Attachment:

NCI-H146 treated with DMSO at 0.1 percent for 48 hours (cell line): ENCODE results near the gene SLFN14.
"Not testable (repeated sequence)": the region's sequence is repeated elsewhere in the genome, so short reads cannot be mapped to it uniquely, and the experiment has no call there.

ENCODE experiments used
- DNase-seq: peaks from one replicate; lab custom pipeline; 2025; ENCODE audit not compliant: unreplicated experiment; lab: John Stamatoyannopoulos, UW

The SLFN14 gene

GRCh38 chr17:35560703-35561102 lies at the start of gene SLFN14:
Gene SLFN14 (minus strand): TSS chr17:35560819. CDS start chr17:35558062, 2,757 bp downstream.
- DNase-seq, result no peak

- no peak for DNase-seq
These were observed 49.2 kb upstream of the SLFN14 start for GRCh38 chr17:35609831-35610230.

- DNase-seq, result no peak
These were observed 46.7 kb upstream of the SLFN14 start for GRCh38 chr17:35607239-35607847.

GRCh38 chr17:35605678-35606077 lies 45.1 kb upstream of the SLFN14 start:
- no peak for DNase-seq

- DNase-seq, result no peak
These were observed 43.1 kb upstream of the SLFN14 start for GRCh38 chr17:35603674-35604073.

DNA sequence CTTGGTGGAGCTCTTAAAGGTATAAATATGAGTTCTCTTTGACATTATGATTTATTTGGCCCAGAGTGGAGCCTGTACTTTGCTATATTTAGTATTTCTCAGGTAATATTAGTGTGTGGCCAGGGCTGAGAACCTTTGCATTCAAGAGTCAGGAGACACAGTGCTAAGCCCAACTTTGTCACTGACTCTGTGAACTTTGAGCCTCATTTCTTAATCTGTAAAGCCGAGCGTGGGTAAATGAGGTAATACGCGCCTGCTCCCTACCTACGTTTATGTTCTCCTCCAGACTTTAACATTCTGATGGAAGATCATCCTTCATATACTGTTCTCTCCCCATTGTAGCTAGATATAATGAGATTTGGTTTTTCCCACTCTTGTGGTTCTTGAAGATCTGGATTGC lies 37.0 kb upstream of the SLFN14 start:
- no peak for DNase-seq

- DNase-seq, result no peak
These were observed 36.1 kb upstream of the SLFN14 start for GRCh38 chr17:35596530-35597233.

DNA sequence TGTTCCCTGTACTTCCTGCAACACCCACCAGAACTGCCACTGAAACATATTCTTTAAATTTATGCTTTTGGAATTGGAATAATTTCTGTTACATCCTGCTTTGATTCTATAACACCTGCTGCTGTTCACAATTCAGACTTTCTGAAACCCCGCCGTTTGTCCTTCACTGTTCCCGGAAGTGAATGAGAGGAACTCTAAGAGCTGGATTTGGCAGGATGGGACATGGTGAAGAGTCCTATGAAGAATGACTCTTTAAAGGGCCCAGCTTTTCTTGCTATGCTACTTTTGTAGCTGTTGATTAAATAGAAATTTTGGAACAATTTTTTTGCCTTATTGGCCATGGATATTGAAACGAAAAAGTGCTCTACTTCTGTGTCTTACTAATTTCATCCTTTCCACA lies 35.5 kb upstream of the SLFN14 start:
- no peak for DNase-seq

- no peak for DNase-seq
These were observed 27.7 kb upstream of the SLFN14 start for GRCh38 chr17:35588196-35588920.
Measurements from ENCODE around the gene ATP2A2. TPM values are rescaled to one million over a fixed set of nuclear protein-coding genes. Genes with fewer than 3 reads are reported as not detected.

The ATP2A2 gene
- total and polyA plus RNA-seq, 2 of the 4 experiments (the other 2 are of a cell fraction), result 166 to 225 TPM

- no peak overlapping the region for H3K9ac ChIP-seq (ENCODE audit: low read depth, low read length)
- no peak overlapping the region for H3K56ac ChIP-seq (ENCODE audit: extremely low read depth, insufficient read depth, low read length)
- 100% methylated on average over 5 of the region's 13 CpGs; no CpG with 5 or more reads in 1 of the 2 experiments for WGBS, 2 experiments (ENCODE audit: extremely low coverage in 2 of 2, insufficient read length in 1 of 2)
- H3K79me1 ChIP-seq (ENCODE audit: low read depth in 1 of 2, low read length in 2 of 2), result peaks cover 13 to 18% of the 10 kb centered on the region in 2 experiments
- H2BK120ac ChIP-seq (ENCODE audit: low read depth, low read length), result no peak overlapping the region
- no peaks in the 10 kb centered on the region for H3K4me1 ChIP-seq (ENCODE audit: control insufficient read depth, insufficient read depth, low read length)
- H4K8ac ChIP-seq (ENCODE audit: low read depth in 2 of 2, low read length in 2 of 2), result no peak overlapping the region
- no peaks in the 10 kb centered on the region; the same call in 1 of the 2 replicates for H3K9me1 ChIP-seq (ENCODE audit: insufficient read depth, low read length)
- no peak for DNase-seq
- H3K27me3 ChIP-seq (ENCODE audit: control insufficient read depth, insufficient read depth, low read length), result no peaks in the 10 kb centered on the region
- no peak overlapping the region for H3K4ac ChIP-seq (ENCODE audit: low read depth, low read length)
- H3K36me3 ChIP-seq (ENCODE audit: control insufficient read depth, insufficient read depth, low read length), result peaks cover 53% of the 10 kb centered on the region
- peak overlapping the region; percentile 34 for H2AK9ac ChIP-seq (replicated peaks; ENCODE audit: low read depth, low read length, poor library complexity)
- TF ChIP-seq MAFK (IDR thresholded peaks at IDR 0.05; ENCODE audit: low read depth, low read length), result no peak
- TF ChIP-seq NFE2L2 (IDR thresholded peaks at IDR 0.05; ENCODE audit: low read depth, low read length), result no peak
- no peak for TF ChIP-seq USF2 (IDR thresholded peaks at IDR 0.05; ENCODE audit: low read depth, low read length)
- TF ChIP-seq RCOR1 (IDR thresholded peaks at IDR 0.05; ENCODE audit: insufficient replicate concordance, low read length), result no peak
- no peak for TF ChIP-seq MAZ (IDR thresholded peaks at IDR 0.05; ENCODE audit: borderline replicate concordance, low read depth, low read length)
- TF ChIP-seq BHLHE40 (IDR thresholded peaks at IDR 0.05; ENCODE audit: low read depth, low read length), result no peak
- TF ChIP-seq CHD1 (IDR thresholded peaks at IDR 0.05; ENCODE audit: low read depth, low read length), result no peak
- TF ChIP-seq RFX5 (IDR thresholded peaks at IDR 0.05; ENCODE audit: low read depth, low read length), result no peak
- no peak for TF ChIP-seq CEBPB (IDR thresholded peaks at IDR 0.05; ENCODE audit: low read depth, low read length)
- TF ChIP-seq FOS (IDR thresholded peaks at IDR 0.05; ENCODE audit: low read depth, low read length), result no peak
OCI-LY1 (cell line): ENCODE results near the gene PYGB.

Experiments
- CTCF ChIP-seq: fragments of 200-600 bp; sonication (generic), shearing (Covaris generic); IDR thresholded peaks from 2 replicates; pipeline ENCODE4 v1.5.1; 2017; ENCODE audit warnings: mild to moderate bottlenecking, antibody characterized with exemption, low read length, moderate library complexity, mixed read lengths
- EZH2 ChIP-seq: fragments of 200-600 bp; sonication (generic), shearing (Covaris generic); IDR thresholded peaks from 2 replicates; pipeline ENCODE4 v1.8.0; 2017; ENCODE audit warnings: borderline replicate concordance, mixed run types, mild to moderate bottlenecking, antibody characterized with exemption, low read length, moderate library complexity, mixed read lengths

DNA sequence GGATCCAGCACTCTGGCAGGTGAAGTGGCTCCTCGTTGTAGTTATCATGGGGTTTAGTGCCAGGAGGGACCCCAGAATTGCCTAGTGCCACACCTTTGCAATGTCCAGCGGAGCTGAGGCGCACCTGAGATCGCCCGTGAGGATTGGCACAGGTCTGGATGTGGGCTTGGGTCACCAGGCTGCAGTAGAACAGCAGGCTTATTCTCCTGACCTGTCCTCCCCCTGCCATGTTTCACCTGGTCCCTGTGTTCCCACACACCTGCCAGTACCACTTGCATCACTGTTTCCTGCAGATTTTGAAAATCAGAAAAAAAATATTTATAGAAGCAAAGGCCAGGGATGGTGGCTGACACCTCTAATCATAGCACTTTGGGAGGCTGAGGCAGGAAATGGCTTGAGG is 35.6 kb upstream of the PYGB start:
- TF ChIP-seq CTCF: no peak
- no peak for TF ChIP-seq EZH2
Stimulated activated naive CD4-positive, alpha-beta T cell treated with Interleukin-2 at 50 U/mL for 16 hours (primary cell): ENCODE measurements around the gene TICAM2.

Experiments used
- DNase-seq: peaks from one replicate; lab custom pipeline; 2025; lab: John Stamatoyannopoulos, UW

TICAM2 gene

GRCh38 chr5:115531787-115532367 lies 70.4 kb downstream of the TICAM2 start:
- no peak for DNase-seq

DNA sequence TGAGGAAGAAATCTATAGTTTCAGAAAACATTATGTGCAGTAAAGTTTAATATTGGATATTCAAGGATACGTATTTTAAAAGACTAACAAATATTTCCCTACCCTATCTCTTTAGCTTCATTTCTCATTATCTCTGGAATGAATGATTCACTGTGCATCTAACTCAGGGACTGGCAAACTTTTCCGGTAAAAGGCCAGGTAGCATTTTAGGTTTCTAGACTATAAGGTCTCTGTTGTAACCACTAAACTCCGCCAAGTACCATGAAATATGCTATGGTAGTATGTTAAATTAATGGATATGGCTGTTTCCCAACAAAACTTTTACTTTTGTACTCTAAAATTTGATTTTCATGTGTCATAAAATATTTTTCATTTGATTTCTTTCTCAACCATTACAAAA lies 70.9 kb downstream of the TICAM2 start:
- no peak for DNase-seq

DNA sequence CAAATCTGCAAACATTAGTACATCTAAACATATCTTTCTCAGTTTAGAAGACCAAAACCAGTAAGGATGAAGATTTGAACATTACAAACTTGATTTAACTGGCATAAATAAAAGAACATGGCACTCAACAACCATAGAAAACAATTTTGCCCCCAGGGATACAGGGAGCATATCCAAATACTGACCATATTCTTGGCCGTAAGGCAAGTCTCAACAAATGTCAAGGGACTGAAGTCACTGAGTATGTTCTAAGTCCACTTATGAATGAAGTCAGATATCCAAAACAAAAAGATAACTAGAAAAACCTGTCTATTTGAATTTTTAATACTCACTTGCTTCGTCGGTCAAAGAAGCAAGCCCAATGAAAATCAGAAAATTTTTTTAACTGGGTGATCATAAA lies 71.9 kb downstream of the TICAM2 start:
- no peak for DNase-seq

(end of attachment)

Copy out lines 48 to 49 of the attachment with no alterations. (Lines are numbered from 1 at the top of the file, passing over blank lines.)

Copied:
- TF ChIP-seq RFX5 (IDR thresholded peaks at IDR 0.05; ENCODE audit: low read depth, low read length), result no peak
- no peak for TF ChIP-seq CEBPB (IDR thresholded peaks at IDR 0.05; ENCODE audit: low read depth, low read length)